Don’t feel pressured to apply to summer camps

February 12, 2019 — by Justin Guo and Samantha Yee

Students need to change the way they decide to apply to summer camps

During this time of year, many students are well into the application process for summer programs, an annual routine involving half-hearted personal statements, indecision about actually attending a program, and last-minute pleas for recommendation letters.

Summer programs sometimes offer a more in-depth, methodical learning experience for students interested in specific subjects that are unavailable at school. So it makes sense for students to apply to a plethora of camps in hopes of being accepted into one, a trend that also reflects in the scattershot way most seniors apply to college. What doesn’t make sense is the increasing tendency for students to apply for camps that don’t necessarily suit their own personal interests.

There are three main reasons for this trend.

The first is peer pressure. Students may feel obligated to apply to programs as equally prestigious as the ones their friends are trying for.

Additionally, some students might feel pressure from family members to apply for certain programs, giving them less of a say in their own summer plans.

Secondly, students also fail to take into consideration that they aren’t the ones paying the thousands of dollars to attend the camps. If students had to cover the necessary tuition, materials and transportation costs instead of their parents, they might further contemplate if they truly want to attend these camps.

Finally, many students face the problem of not knowing exactly what they like or what subject they are passionate about, and therefore struggle to identify which camps to apply for.

As a result, students opt for a “safe” route by following what their peers or parents deem a good summer program. Many apply to camps that they don’t expect to get into, just in case they happen to get lucky.

If students choose to go to summer camps, they should apply to camps that they have genuine interest in. Applying to camps that students aren’t really that interested in makes it a lot harder to find the time and energy to work on the application, and may cause unnecessary inconvenience to teachers who are asked to spend time on writing recommendations.

Indeed, many students are also afraid of exploring their interests for fear that they may end up wasting their summer by going to a camp that they might not end up liking.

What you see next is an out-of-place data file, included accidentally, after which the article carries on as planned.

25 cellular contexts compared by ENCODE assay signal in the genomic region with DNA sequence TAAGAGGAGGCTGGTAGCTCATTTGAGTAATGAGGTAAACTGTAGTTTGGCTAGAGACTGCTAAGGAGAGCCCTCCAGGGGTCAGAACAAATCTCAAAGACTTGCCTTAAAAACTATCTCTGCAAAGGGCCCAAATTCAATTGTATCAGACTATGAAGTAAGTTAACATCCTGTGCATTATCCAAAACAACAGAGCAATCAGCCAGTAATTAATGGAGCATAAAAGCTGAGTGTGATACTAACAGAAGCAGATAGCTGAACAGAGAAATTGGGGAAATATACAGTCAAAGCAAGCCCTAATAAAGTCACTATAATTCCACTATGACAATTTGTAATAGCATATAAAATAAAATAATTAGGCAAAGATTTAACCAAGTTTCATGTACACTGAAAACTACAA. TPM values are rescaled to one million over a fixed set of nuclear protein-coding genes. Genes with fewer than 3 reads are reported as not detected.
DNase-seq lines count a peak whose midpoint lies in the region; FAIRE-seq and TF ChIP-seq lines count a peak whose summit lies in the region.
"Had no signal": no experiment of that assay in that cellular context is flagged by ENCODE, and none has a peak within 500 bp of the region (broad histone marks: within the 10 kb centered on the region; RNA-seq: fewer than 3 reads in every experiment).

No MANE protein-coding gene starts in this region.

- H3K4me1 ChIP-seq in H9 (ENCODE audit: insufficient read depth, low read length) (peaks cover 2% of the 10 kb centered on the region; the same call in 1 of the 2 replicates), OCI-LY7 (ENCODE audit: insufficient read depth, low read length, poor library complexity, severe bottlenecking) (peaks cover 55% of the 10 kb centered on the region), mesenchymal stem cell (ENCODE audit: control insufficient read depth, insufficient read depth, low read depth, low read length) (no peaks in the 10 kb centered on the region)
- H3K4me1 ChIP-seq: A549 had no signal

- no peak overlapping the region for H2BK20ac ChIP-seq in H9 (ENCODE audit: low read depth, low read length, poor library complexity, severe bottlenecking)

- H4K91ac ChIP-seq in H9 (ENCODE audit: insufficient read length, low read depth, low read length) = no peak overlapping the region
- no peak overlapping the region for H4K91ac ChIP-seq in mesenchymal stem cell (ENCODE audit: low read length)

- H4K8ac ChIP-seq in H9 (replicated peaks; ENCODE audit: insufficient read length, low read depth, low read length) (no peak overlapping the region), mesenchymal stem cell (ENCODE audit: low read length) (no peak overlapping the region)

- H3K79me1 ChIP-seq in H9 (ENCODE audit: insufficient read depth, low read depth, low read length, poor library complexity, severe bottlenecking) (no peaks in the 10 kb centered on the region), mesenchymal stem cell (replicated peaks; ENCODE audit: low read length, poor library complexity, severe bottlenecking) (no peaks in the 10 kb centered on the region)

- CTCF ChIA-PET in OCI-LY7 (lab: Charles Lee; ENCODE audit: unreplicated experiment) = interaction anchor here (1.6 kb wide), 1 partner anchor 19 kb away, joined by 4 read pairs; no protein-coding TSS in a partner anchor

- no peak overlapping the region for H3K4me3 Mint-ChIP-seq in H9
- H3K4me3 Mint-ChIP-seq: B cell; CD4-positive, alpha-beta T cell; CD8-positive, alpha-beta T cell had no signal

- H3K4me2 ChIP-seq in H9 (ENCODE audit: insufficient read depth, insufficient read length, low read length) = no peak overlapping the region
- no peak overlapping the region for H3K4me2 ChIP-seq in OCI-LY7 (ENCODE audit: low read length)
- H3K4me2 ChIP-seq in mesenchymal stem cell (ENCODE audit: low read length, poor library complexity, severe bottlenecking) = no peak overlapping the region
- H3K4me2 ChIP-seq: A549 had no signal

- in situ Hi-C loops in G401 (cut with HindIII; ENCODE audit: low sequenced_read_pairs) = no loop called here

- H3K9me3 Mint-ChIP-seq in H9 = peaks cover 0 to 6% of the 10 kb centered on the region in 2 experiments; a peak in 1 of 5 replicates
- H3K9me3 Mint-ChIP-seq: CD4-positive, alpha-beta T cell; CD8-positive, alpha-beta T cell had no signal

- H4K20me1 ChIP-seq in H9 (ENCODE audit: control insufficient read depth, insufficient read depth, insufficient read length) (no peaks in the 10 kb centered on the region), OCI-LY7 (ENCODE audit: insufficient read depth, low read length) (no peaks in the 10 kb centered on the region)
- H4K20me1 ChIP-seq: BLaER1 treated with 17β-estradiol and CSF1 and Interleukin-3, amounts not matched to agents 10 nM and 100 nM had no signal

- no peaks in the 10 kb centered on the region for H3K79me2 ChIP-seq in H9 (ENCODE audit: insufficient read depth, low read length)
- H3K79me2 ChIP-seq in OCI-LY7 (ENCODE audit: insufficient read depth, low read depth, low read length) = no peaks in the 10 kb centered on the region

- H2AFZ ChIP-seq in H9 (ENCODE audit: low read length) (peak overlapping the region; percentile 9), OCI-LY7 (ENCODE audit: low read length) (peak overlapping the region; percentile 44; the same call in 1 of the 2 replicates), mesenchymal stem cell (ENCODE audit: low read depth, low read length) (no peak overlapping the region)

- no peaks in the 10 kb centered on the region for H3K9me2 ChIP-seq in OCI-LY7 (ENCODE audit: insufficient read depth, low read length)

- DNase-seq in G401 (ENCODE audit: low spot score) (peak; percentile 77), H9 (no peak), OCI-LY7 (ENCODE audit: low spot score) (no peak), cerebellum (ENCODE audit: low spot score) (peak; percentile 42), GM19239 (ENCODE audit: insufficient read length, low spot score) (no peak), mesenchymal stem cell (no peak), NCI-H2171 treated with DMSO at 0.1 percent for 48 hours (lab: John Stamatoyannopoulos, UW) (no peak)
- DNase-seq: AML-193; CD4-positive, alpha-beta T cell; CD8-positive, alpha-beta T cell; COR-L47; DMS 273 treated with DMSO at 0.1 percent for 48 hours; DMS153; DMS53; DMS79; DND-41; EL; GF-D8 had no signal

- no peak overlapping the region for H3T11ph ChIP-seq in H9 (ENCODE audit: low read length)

On the contrary, by going to a summer camp to study a subject that they have even some interest in, students might end up thoroughly enjoying that topic or subject and become genuinely interested in learning more about it.

Still, many try to rationalize applying for a program they might not like by attempting to convince themselves that they like a certain subject, even if they don’t. Some also claim that it will look good on college applications.

There is some merit to the argument that attending prestigious summer programs will help a student’s later college application. However, getting accepted into a certain program doesn’t lead to automatic admission anywhere.

It’s also important to recognize that not everyone has to go to a summer camp. While these programs offer good experiences for various types of students, they aren’t the only productive way to spend a summer.

During the couple months a year devoted to a break from school, it’s equally beneficial to polish personal skills without being in the confines of a work-related environment. Getting a job or making the most out of volunteering opportunities during summer, when students typically have less homework and studying to do also helps build personality and work ethic related skills.

It makes sense to devote one’s time and energy to a subject matter that they have real appreciation for. Doing so would also take less of a toll on a student’s stress and stop an unhealthy need to please others.

Above all, it’s best not to apply to summer programs just because you see your peers are going to them or because you think you’re obligated to; you’re doing yourself a disservice.

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